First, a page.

Lately, I feel that I've recovered my pre-hospitalization level of ability, but it's hard to tell. With higher awareness, I seem to no longer fit in a corporate wage slave environment. Members of the parasite class show extreme hostility towards me when they sense I can see through their scam. In most/all corporations, parasites are pulling the strings. I'm still stuck living with my parents. I've recovered my ability, and probably achieved a higher level of awareness. I'm severely restricted, because I'm surrounded by pro-State trolls.

If necessary, I'd defend myself sui juris in a civil trial. It depends on whether I have a wage slave job and how much I earn. In a civil trial, the stakes are money instead of my personal freedom, so I might just hire a lawyer to avoid wasting my time. It depends on the issue of the trial, the amount I'm being sued for, and how much I earn in my wage slave job.

There's a special rule I read regarding corporations. Corporations *MUST* be represented by a State-licensed attorney in court. If you own a State-licensed incorporated business, then you *CANNOT* defend the corporation sui juris. You must use an attorney.

I don't plan to incorporate any of my businesses. I read IRS Schedule C, and you can still deduct expenses for an un-incorprated business. For example, suppose I have $30/month AdSense revenue and pay $10/month for hosting. I only have $20/month of "Schedule C" income. Further, I probably could buy a new computer and charge it as an expense to my blogging business. I probably could charge my ISP expense to my blogging business. Even if the IRS disallows those deductions, at worse I owe interest plus a small fine.

There's another special rule for sui juris lawsuits. Suppose it's an area of law where the winning side gets reimbursed for legal fees, such as patent law. If you're a sui juris plaintiff or defendant, you don't qualify for legal expense reimbursement, even if you're a State-licensed lawyer.

I have no actual experience with sui juris defense. I have no idea how hostile the judge and prosecutor would be, especially when I explain ideas that they've probably never heard or seriously considered before in their lives. You don't get to be a judge or prosecutor unless you're thoroughly brainwashed as a pro-State troll. On the other hand, there probably are some honest and diligent judges who aren't aware that the State is one huge scam. I might be lucky and be assigned a judge who is openminded.

If necessary, I will conduct a sui juris defense. Hopefully, it won't come to that.

Summarizing, I'm a good public speaker. I can probably represent myself as defendant in a criminal trial better than a State-licensed attorney. Knowing that I would present a tough defense, State enforcers might be less likely to harass me, picking easier victims instead. If I become a high-profile advocate for blatant-in-public agorism, I'll probably be the target of the State raid. However, it would be an embarrassment for the bad guys if they pursued criminal charges against me and failed.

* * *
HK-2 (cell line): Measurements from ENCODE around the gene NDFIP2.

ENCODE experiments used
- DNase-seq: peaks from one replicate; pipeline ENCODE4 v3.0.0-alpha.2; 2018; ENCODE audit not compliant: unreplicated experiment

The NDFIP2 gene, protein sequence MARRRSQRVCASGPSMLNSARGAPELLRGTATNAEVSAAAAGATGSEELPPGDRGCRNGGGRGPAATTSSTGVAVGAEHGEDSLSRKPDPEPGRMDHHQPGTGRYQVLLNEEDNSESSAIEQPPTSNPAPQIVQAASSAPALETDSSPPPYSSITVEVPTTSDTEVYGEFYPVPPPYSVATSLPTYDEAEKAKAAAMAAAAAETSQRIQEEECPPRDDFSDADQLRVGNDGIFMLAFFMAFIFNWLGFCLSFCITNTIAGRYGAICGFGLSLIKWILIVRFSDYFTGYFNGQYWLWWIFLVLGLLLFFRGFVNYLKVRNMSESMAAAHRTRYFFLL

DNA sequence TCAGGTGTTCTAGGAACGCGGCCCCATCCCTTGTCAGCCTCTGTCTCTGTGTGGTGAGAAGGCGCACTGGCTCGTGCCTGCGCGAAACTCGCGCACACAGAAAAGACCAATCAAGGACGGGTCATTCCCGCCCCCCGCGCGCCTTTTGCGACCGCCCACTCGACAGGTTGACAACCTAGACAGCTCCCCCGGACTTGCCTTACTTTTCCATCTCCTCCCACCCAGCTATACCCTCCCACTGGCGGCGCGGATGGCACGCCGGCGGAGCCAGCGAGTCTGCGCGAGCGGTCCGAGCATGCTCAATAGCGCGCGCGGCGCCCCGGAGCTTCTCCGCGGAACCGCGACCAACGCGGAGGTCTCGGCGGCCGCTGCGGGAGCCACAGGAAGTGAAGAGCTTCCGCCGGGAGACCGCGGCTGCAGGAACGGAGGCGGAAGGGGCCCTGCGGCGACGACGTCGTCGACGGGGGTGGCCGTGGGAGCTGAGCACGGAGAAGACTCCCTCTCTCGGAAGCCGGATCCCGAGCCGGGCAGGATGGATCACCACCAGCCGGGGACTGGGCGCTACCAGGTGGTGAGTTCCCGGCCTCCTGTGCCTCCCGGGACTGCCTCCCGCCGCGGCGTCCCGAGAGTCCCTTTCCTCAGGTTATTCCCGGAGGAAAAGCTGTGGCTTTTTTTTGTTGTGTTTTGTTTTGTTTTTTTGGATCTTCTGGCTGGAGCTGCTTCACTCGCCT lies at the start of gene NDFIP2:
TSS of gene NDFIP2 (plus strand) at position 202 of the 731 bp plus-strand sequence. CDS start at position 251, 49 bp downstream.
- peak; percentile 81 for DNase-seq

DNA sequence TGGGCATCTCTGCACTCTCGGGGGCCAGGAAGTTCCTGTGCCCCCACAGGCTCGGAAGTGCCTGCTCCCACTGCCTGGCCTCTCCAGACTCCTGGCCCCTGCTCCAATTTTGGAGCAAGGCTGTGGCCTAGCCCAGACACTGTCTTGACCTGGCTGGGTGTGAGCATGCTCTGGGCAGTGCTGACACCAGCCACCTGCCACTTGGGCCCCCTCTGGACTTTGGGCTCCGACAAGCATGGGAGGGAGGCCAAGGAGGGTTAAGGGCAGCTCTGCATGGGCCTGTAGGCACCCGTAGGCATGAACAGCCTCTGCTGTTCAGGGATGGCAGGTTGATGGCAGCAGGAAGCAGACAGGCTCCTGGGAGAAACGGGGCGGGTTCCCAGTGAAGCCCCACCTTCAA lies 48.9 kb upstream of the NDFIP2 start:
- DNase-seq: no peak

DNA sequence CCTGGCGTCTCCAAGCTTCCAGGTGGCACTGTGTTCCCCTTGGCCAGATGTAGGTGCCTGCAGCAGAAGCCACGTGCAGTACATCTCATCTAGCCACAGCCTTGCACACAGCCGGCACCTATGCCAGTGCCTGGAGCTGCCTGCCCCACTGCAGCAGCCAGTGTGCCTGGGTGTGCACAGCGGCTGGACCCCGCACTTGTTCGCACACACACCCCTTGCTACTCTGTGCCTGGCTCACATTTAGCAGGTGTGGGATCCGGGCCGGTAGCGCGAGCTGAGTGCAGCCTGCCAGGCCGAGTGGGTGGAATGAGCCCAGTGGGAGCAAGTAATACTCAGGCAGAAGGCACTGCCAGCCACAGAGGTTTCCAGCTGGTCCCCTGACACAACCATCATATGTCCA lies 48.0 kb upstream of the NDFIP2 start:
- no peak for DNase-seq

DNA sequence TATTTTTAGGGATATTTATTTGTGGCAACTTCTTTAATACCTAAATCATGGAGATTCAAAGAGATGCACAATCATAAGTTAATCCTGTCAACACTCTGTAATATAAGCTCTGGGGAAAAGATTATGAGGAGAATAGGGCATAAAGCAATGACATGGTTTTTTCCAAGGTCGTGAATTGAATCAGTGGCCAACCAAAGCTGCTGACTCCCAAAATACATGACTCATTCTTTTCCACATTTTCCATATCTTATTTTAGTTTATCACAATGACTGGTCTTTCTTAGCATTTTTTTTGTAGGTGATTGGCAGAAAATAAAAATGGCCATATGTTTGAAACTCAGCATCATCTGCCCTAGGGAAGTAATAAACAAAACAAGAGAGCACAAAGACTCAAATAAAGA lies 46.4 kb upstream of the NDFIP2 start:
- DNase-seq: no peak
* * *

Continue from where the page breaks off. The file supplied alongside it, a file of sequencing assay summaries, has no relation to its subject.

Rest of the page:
Most people I read about who get busted for tax evasion pursued particularly stupid strategies. I don't know any examples of serious practicing agorists. I don't know what is the true risk of agorism or operating a business without a State license. I predict that if you're intelligent and careful, the risk is minimized. The only way to find out is to conduct an experiment! I'd be a hypocrite if I never try.

Some people have said "FSK's responses to reader comments are the most interesting bits of his blog!" Let me know if there's something you want to see. I'll answer any reasonable request.


fritz said...

Thanks for your research FSK..I have a trial coming up,It is a criminal trial. I have been doing my research and thinking about canning my lawyer and defending sui juris. So I actually have a personal stake in this issue.

Good job,your insight and wisdom are much appreciated !!


FSK said...

Really? What type of trial? Is it a "victimless crime" (possession of marijuana, tax evasion, prostitution)? It it's a victimless crime, sui juris plus "jury nullification" plus "What powers does the State have anyway?" seem like a decent defense.

A State-licensed attorney cannot make those arguments.

David Z said...

"There's another issue. I read that *MOST* court-ordered psychiatric evaluations come when a defendant expresses a desire to represent themselves. According to a judge (who's a lawyer himself), only an insane person would forego the advice of a lawyer."

Did you ever read "Catch-22". Sounds very familiar. In that book, army pilots were being asked to fly suicide missions. Some pilots decided to seek a medical waiver by claiming that they were insane. The army doctors decided that only sane people would behave in such a manner. The Catch-22 was, a truly "insane" pilot wouldn't object to the suicide mission. In either case, the pilots would be forced to comply with their orders.

fritz said...